(270b) Spectroscopic and Modeling Study of Aluminum Active Species in Glucose Isomerization

Norton, A., University of Delaware
Nguyen, H., University of Delaware
Vlachos, D. G., University of Delaware
The need to reduce greenhouse gas emissions and our dependence on fossil fuels has prompted considerable research in the production of fuels and chemicals from lignocellulosic biomass.1 Among the top biomass-derived chemicals, 5-hydroxymethyl furfural (HMF) has gained great interest as a platform chemical.2 HMF synthesis includes the hydrolysis of cellulosic biomass to glucose, glucose isomerization to fructose, and fructose dehydration to HMF.1 Currently, HMF production is not commercial because industrial glucose isomerization uses enzymes, which are costly and incompatible with the Brønsted acidity necessary for fructose dehydration.3 To overcome this challenge, homogeneous metal chlorides (e.g., CrCl3, AlCl3) have demonstrated effectiveness in direct glucose conversion to HMF in a single pot.4 This rather unexpected result was rationalized by tandem catalysis where the metal species catalyzes glucose isomerization via Lewis acidity and hydrolyzes to produce Brønsted acid sites (H3O+) necessary for dehydration.4 Direct, in situ experimental evidence in support of multiple catalytic species has though been lacking. This in turn hinders our ability to develop molecular descriptors and ultimately to predict better homogeneous and heterogeneous catalysts. In this work, we investigate the effect of combining Lewis (AlCl3) and Brønsted (HCl) acids in glucose isomerization. For the first time, we demonstrate the interplay between the acids and from a practical position, optimize the concentration of the Lewis and Brønsted acids to maximize the formation of fructose. Simultaneously, the aluminum speciation in water is explored using in situ 27Al nuclear magnetic resonance (NMR), dynamic light scattering (DLS), and inductively coupled plasma-mass spectrometry (ICP-MS), and the glucose-to-fructose isomerization is correlated with the various Al species. An AlCl3 speciation model combined with kinetic results indicates that the hydrolyzed Al(III) complex [Al(H2O)4(OH)2]1+ is the active species in glucose isomerization and acts as a Lewis acid-Brønsted base bifunctional site.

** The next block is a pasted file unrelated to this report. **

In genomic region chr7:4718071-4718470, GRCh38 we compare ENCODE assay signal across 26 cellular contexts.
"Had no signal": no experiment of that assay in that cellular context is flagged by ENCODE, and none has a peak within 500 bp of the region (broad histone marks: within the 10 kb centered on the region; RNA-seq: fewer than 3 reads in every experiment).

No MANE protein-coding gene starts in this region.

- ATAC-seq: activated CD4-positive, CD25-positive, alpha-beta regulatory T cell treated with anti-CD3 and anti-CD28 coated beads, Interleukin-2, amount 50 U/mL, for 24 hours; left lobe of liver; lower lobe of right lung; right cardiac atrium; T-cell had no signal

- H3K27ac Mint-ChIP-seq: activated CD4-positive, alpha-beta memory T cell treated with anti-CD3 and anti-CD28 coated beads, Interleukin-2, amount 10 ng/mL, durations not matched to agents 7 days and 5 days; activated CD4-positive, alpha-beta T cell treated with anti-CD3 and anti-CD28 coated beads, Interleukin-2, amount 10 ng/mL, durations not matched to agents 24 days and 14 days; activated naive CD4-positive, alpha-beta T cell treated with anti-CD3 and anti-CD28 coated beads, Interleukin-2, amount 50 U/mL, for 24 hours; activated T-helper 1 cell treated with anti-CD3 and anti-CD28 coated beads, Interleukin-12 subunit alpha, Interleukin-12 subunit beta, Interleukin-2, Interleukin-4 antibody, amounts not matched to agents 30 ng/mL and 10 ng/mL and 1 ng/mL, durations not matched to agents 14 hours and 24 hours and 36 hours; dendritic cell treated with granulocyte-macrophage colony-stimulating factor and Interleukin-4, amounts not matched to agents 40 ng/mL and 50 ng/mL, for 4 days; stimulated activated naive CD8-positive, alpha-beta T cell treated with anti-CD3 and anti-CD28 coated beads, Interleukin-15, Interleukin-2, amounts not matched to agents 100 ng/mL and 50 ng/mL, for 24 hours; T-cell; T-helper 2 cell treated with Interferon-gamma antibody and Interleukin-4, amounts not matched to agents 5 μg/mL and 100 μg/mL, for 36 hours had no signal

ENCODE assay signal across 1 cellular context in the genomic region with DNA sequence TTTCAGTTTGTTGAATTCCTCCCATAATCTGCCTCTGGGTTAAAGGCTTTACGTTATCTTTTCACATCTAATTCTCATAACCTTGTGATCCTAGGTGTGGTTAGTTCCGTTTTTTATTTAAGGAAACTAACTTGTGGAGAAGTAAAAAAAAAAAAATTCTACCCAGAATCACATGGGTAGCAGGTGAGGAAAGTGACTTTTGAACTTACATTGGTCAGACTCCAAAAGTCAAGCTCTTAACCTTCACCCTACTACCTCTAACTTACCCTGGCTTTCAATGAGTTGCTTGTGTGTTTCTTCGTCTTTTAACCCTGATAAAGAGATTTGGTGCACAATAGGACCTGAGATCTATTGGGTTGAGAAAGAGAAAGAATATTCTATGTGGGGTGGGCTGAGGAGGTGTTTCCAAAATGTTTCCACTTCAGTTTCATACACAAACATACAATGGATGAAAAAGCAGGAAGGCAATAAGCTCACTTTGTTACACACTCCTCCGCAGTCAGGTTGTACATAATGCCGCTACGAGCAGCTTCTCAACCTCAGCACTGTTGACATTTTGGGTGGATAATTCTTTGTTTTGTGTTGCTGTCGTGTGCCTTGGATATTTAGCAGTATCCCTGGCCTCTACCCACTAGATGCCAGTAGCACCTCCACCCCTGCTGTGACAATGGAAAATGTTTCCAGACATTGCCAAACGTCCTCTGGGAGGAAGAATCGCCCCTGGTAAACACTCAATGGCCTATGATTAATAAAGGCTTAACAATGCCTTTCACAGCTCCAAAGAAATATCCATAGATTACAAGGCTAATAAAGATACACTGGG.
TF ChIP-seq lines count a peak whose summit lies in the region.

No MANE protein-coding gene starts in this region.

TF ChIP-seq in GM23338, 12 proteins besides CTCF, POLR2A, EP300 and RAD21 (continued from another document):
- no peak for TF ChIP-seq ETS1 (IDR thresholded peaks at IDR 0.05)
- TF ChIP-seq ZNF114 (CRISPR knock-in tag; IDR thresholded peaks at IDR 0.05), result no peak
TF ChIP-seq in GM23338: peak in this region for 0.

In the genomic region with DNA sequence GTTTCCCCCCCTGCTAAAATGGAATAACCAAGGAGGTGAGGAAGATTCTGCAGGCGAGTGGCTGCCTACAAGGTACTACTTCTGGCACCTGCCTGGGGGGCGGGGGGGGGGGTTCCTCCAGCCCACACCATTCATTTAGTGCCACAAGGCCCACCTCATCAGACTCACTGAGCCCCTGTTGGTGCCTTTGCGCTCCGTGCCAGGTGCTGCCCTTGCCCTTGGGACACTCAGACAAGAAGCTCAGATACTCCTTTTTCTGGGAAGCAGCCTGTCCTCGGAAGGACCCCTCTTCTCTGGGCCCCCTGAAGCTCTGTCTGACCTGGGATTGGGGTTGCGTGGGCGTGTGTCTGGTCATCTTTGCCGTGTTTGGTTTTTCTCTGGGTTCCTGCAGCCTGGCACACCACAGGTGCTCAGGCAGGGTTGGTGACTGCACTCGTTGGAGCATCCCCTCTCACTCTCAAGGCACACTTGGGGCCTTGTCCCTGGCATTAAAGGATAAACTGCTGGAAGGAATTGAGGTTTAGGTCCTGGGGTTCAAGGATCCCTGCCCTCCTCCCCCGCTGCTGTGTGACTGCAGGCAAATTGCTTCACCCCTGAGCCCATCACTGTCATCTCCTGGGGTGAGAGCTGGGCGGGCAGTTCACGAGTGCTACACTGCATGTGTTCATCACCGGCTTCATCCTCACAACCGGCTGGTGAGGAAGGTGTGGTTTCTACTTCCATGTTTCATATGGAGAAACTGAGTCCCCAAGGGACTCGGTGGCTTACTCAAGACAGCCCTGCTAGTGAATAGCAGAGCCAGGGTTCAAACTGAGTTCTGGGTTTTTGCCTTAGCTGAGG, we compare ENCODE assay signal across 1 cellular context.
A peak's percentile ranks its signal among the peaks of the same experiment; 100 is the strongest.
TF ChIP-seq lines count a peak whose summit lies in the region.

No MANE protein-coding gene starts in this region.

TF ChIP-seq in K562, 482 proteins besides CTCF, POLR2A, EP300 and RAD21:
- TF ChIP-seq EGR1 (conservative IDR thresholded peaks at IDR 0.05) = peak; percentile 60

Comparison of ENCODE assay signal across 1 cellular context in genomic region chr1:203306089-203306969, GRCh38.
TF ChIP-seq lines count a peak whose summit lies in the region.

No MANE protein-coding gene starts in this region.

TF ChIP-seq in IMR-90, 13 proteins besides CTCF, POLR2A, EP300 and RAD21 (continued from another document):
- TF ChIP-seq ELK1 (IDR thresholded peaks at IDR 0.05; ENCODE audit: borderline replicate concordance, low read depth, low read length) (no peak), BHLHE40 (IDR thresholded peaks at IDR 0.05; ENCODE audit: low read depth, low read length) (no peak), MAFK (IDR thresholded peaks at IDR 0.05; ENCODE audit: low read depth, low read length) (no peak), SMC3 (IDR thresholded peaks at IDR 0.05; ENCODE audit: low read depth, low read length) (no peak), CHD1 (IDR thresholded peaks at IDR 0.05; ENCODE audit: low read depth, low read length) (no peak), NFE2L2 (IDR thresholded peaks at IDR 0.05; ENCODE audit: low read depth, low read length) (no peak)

1 van Putten, R. J., et al., Chem Rev 2013, 113(3), 1499-1597.

2 Corma, A., et al. Chem Rev 2007, 107(6), 2411-2502.

3 Nguyen, H., Vlachos, D., et al., Acs Catal 2016, 6(3), 1497-1504.

4 Choudhary, V., Vlachos, D., et al., J Am Chem Soc 2013, 135 (10), 3997-4006.